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Venera 16
Venusian topography by Veneras 15/16
Mission typeVenus orbiter
OperatorSoviet Academy of Sciences
COSPAR ID1983-054A Edit this at Wikidata
SATCAT no.14107
Mission duration Overall: 1 year, 1 month
At Venus: 9 months
Spacecraft properties
Spacecraft type4V-2
ManufacturerNPO Lavochkin
Launch mass5,300 kilograms (11,700 lb)
Dry mass4,000 kilograms (8,800 lb)
Start of mission
Launch dateJune 7, 1983, 02:32 (1983-06-07UTC02:32) UTC
Launch siteBaikonur 200/40
End of mission
Last contactJune 13, 1985 (1985-06-14)[1]
Orbital parameters
Reference systemCytherocentric
Semi-major axis45,632.0 kilometres (28,354.4 mi)
Pericytherion altitude7,081 kilometres (4,400 mi)
Apocytherion altitude72,079 kilometres (44,788 mi)
Inclination92.5 degrees
Period24 hours
Venus orbiter
Orbital insertionOctober 11, 1983[citation needed]

Venera 16 (Russian: Венера-16 meaning Venus 16) was a spacecraft sent to Venus by the Soviet Union. This uncrewed orbiter was to map the surface of Venus using high resolution imaging systems. The spacecraft was identical to Venera 15 and based on modifications to the earlier Venera space probes. The latest data from the spacecraft were received on June 13, 1985, when it responded to the signal sent from Earth for Vega 1.

Mission profile

Venera 16 was launched on June 7, 1983, at 02:32:00 UTC and reached Venus' orbit on October 11, 1983.

The spacecraft was inserted into Venus orbit a day apart from Venera 15, with its orbital plane shifted by an angle of approximately 4° relative to one another probe. This made it possible to reimage an area if necessary. The spacecraft was in a nearly polar orbit with a periapsis ~1000 km, at 62°N latitude, and apoapsis ~65000 km, with an inclination ~90°, the orbital period being ~24 hours.

Together with Venera 15, the spacecraft imaged the area from the north pole down to about 30°N latitude (i.e. approx. 25% of Venus surface) over the 8 months of mapping operations.

Spacecraft structure

The Venera 15 and 16 spacecraft were identical and were based on modifications to the orbiter portions of the Venera 9 and Venera 14 probes. Each spacecraft consisted of a 5 metres (16 ft) long cylinder with a 0.6 m (2.0 ft) diameter, 1.4 m (4.6 ft) tall parabolic dish antenna for the synthetic aperture radar at one end. A 1-meter diameter parabolic dish antenna for the radio altimeter was also located at this end. The electrical axis of the radio altimeter antenna was lined up with the axis of the cylinder. The electrical axis of the SAR deviated from the spacecraft axis by 10 degrees. During imaging, the radio altimeter would be lined up with the center of the planet (local vertical) and the SAR would be looking off to the side at 10 degrees. A bulge at the opposite end of the cylinder held fuel tanks and propulsion units. Two square solar arrays extended like wings from the sides of the cylinder. A 2.6 m (8.5 ft) radio dish antenna for communications was also attached to the side of the cylinder. The spacecraft each weighed 4,000 kg (8,800 lb).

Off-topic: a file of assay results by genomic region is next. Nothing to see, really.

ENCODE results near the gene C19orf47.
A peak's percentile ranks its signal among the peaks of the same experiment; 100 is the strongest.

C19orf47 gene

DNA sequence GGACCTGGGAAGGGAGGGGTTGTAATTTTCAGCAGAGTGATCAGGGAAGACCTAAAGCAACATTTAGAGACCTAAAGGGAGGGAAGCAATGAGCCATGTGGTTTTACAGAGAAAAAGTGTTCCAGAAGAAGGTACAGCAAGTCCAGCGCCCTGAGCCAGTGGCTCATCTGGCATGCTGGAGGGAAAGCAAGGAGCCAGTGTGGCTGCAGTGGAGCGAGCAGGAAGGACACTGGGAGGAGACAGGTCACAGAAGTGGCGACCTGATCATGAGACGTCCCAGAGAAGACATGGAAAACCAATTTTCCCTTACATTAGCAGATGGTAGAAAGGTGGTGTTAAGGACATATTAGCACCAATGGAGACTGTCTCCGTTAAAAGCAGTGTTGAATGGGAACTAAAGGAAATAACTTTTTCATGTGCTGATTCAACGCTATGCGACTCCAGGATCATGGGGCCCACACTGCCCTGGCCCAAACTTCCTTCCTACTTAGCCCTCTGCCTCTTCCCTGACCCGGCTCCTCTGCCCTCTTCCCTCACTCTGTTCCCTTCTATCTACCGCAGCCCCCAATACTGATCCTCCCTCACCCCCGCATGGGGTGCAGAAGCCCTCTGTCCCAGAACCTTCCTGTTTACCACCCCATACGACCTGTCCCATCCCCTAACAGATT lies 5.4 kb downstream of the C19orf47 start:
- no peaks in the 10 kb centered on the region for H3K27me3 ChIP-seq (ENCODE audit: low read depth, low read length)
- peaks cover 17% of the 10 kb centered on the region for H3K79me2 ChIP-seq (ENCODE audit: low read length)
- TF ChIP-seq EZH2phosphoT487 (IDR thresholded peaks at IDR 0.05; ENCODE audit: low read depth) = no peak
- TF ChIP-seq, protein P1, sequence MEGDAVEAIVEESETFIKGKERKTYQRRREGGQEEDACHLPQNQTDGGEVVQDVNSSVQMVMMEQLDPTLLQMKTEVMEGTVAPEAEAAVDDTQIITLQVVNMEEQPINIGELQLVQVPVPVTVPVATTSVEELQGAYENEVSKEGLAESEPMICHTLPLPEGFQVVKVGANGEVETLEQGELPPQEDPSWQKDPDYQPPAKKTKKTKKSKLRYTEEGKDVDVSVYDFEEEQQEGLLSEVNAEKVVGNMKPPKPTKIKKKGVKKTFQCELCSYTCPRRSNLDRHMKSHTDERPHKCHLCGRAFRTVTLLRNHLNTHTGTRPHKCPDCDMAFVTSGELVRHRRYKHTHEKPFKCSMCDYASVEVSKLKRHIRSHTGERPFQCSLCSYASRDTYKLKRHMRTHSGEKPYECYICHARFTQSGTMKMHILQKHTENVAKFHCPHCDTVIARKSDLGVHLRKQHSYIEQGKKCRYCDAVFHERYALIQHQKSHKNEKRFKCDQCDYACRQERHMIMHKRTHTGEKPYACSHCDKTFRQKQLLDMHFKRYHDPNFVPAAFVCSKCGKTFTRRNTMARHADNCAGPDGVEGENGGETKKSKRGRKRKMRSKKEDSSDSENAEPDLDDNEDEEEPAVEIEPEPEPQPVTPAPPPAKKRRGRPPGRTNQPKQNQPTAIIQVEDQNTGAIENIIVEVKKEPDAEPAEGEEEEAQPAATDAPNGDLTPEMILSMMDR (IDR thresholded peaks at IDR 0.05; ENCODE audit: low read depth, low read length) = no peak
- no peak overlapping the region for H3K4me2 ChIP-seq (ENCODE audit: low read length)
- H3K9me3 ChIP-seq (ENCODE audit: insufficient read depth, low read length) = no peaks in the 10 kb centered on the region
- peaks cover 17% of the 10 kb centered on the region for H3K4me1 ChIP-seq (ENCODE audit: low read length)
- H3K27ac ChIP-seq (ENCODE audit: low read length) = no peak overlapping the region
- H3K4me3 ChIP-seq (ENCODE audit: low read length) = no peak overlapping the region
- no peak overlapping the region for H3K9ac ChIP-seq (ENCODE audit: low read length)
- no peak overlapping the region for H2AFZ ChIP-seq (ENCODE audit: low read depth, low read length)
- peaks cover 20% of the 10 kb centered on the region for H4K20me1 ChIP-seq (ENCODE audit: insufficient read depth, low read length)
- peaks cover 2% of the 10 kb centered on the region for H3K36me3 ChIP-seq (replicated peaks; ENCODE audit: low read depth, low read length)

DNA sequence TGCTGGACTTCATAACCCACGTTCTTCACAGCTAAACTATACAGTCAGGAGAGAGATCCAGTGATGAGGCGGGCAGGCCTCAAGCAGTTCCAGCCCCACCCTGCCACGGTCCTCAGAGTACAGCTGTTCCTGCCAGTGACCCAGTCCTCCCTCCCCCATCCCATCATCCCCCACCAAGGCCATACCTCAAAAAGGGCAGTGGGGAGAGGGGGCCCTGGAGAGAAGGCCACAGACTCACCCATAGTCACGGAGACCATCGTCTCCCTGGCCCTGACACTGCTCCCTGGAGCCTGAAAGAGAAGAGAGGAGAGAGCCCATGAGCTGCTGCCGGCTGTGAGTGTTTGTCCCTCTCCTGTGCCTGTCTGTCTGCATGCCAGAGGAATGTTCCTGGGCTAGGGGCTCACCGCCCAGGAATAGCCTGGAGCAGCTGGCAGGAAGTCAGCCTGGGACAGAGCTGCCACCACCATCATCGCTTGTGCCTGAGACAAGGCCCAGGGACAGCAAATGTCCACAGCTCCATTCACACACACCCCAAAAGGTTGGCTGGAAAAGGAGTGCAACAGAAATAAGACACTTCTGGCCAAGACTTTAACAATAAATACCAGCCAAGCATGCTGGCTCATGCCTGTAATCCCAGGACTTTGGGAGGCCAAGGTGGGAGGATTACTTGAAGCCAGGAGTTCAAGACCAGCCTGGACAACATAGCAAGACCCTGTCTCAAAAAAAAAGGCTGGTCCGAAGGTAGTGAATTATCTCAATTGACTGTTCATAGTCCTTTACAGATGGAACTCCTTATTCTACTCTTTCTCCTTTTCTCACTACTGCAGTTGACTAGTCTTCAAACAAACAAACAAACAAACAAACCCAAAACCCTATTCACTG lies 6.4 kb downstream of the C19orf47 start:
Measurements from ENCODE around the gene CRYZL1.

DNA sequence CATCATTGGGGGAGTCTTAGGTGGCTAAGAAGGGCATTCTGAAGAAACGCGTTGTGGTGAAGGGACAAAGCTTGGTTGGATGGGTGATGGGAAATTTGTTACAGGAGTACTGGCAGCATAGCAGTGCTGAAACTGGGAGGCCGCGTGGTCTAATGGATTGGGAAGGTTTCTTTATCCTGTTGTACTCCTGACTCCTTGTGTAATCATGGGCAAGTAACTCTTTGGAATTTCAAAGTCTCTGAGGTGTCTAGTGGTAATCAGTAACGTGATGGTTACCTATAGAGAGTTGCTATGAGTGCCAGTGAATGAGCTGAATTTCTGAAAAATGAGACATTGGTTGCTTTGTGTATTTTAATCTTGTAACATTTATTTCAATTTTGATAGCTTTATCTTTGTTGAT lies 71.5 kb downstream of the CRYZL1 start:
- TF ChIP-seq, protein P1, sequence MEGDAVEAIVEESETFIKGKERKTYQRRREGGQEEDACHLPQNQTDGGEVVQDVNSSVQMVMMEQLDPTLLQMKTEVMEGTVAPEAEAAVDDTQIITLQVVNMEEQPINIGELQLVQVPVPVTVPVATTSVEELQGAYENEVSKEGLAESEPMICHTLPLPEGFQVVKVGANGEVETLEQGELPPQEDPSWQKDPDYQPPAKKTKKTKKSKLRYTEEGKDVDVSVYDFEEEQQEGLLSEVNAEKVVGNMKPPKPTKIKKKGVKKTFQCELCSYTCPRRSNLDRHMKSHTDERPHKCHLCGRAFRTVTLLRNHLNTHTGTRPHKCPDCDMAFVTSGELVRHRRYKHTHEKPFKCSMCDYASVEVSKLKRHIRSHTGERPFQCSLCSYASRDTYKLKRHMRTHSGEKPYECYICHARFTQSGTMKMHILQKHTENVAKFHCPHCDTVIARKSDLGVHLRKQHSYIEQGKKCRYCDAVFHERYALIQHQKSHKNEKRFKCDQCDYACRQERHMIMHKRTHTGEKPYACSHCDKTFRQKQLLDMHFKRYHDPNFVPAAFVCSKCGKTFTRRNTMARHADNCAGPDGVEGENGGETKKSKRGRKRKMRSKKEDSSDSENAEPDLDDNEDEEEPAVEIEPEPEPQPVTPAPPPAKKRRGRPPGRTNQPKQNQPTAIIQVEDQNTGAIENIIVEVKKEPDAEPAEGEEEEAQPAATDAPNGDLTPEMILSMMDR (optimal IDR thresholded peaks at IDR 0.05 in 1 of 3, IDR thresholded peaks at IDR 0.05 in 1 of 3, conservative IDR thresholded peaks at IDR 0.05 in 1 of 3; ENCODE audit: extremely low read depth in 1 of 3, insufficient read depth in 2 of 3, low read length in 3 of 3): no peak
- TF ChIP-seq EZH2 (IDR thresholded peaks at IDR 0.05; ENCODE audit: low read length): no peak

Both Venera 15 and 16 were equipped with a synthetic aperture radar. A radar was necessary in this mission because nothing else would be able to penetrate the dense clouds of Venus. The probes were equipped with on board computers that saved the images until the entire image was complete.

List of spacecraft instruments and experiments:

To get to Venus, Venera 16 was placed in a heliocentric orbit with perihelion of 0.71 astronomical units, aphelion of 1.01 astronomical units, eccentricity of 0.17, orbital inclination of 2.3 degrees and orbital period of 293 days.

See also


  1. ^ Siddiqi, Asif A. (2018). Beyond Earth: A Chronicle of Deep Space Exploration, 1958–2016 (PDF). The NASA history series (second ed.). Washington, DC: NASA History Program Office. p. 160. ISBN 9781626830424. LCCN 2017059404. SP2018-4041.